“What type of food would you serve to guests in your home?”

Show answerOh… that’s a difficult question because it depends on a lot of things. If the guest if a close friend, we may have something casual, sometimes even a takeaway meal, but if it’s a little more formal – for example, parents-in-law, we would have to make something more traditional. I’m not a very good cook so that’s always a little hard for me! Another point is the age of the guests – if it’s younger people, we could settle for something relatively simple like a pasta dish. However, if the guests are a little older we generally try to cook something more traditional, and sit down at the table to eat rather than sitting more comfortably in the living room.

Part Two


Talk about something you do to relax
You should say:

  • What it is
  • How often you do it
  • Where you do it

You should also say if you would recommend it.

Show answerWell, when I have time there are a couple of things I like to do to relax. Perhaps my favourite would be to read a good book, particularly thrillers. I like novels about crime, but I’m not very fond of science fiction. I try to read as many books as I can in English, because it’s a great way to improve my reading speed and pick up new vocabulary, although sometimes I can get bored of reading in English and would prefer a book written in my own language.
With work and my studies, however, I don’t really get a lot of time to read – sometimes it can take me more than a month to finish one book. That doesn’t mean that I don’t spend a lot of time reading – I have a lot to read for my work – but I don’t have a lot of time for reading books for relaxation. The most common place to read for pleasure for me would be in bed, although most of the time I start reading and after a few pages I can’t keep my eyes open – I quite often fall asleep with a book still in my hands! I think I have read the same pages of the book I’m on now quite a few times because I keep losing my place.
Apart from that, I guess I would read the most when I am on holiday. If I go away for a few days just to relax, I can easily sit on the beach or in the park and spend all day reading, sometimes getting through a book a day! If I have been really busy at work and I don’t have any other plans, I might also spend half a day during the weekend just reading and relaxing – I might sometimes not get out of bed until after midday if I am engrossed in a good book! I would definitely recommend reading for relaxation for a number of reasons, perhaps the strongest being that it allows you to ‘escape’ for a while into a fictional world. Although you can also do this watching a good film, for me a book is better because you have to visualise the characters and locations, so it’s a far more personal interpretation. Even in a good film you are still shown what the characters look like and where they are, so a lot less is left to the imagination. Another reason I would recommend it, even though this may not be so relaxing, is that it is a great way to expand your vocabulary, especially if you are reading in English. There are many times when I might need to use a dictionary just to understand a single page, and as soon as I learn a new word I suddenly seem to hear the word being used in other situations a lot more.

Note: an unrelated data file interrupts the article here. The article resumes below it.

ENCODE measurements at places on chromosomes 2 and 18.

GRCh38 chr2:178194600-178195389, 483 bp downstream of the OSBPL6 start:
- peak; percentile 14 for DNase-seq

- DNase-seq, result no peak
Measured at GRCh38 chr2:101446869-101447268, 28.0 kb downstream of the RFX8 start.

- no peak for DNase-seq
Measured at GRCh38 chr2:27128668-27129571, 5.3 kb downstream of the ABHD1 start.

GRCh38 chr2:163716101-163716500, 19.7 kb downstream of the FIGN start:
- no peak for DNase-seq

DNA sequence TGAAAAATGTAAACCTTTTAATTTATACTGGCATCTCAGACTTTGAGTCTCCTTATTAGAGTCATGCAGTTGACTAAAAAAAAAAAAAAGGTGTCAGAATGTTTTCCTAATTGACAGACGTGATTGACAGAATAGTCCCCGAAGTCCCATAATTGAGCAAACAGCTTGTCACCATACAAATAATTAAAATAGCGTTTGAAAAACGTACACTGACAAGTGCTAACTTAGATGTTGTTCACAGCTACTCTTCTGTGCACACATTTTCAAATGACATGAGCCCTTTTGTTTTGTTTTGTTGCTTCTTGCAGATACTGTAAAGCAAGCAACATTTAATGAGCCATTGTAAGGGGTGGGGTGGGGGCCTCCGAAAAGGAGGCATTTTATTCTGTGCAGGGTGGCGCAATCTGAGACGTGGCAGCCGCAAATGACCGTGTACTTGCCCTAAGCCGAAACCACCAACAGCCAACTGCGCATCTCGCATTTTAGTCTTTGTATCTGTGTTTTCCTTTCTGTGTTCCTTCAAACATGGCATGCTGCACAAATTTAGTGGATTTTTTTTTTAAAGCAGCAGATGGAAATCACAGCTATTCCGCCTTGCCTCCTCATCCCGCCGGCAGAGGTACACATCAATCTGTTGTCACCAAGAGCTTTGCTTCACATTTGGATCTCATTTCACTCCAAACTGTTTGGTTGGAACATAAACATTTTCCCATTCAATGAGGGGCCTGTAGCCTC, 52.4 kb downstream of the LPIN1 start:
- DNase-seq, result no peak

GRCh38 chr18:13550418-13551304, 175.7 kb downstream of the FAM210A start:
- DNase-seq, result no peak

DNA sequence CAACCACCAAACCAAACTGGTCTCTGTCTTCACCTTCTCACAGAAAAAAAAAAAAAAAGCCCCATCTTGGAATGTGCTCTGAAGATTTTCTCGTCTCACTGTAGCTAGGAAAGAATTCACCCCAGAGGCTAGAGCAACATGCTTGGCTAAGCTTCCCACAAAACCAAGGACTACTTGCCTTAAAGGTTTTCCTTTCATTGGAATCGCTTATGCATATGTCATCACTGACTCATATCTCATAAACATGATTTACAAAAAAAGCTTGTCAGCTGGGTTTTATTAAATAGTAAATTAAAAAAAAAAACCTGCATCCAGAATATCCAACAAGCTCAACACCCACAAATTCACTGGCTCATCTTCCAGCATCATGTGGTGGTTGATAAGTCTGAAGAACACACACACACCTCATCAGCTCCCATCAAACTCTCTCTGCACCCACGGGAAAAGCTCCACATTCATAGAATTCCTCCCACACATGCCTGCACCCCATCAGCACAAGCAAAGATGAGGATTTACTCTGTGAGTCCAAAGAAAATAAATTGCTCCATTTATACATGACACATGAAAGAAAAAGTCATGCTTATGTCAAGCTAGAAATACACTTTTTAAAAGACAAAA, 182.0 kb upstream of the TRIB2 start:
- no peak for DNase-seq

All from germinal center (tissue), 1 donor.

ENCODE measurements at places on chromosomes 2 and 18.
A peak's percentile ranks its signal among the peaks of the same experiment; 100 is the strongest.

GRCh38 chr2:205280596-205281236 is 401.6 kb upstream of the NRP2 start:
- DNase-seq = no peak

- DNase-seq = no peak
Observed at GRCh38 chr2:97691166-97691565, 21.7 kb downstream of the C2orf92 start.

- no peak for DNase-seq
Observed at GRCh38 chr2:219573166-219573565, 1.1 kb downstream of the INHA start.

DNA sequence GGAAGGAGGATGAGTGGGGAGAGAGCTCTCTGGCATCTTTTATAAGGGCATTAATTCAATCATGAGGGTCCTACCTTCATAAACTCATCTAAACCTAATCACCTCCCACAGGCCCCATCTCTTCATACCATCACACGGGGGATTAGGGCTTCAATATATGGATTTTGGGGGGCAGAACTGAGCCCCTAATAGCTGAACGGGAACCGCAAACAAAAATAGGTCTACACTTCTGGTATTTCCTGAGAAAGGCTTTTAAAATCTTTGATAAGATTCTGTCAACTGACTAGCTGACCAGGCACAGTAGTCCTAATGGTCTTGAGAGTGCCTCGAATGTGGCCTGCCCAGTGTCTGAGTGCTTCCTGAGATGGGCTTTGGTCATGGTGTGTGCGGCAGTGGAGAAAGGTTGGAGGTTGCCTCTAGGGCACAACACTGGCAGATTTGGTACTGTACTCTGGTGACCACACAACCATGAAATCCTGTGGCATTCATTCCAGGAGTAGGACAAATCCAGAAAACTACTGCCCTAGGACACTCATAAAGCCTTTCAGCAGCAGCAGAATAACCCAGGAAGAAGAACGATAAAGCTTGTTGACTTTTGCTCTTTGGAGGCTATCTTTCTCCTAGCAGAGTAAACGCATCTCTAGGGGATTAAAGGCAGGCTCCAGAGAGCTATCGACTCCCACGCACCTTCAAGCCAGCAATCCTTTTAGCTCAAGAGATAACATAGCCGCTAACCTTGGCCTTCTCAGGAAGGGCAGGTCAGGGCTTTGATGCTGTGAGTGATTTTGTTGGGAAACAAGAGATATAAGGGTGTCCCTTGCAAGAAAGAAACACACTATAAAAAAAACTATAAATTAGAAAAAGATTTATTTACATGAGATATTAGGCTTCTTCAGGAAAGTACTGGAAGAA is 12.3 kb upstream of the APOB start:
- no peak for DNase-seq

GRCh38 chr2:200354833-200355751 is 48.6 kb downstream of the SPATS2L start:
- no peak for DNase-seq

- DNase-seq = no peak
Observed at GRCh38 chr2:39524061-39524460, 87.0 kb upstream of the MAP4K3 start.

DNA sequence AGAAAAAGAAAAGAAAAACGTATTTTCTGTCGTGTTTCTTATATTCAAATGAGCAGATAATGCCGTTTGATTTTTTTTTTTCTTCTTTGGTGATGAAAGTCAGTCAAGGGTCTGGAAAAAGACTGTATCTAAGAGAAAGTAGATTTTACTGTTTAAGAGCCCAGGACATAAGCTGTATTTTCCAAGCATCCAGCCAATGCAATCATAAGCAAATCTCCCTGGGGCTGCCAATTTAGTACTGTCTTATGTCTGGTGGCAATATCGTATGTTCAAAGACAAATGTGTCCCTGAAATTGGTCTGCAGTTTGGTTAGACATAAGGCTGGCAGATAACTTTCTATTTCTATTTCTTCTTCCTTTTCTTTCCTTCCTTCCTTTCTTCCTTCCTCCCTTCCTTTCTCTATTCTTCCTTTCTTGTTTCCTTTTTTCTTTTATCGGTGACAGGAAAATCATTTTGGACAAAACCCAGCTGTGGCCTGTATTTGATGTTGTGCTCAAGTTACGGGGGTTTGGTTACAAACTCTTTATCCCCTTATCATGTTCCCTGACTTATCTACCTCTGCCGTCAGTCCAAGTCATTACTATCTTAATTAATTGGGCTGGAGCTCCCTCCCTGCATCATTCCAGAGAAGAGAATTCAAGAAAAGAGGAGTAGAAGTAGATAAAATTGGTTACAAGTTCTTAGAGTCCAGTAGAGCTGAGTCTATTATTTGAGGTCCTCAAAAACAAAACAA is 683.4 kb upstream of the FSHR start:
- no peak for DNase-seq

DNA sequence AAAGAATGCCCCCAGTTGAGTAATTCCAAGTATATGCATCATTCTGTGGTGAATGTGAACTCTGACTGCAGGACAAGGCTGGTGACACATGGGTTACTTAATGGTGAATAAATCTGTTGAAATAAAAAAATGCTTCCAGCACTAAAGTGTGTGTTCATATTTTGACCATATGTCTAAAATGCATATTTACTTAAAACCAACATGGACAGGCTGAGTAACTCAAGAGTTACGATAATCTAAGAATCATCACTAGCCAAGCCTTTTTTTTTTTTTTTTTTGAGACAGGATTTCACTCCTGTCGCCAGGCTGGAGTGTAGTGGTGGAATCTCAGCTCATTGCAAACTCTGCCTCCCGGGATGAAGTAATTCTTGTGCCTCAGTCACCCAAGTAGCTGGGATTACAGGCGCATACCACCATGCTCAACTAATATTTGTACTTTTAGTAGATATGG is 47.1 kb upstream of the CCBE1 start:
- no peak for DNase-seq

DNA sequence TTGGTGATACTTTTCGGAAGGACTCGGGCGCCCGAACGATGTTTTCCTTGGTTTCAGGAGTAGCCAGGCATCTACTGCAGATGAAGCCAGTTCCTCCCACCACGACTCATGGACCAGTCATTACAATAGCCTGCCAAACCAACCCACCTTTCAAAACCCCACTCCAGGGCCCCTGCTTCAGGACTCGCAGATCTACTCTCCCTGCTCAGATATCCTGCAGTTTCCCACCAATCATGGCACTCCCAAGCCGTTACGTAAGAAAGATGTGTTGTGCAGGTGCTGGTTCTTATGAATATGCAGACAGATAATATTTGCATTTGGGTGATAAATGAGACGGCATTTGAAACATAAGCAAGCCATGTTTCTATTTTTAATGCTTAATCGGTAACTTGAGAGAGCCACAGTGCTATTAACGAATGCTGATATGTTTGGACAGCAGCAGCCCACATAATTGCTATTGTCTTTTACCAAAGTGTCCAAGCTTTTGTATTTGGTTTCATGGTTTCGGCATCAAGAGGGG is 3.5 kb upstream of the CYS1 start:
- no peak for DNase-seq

Part Three


“Are our lives becoming more stressful?”

Show answerI would say that there are many parts of our lives that we need to be careful to avoid becoming overly stressful. For example, in my job I am often offered overtime and although I could always use the extra money, I think it’s important to sometimes say no and keep some free time to unwind, otherwise life could become stressful. I think that there are also increased pressures on people these days that perhaps weren’t so bad in the past. We are constantly advised by television and media reports, as well as health professionals, that certain foods are bad and should be avoided, that we should take regularly exercise and always look our best.
Although that is important, it is also important to be able to relax now and again. An example might be that although I generally eat well, have at least three meals a day and eat plenty of fruit and vegetables, it is important not to stress too much about the occasions where I might choose to have some fast food like a burger, or some take away food that might not be very healthy. I think that if we balance such things carefully, there’s no real need to be more stressed these days.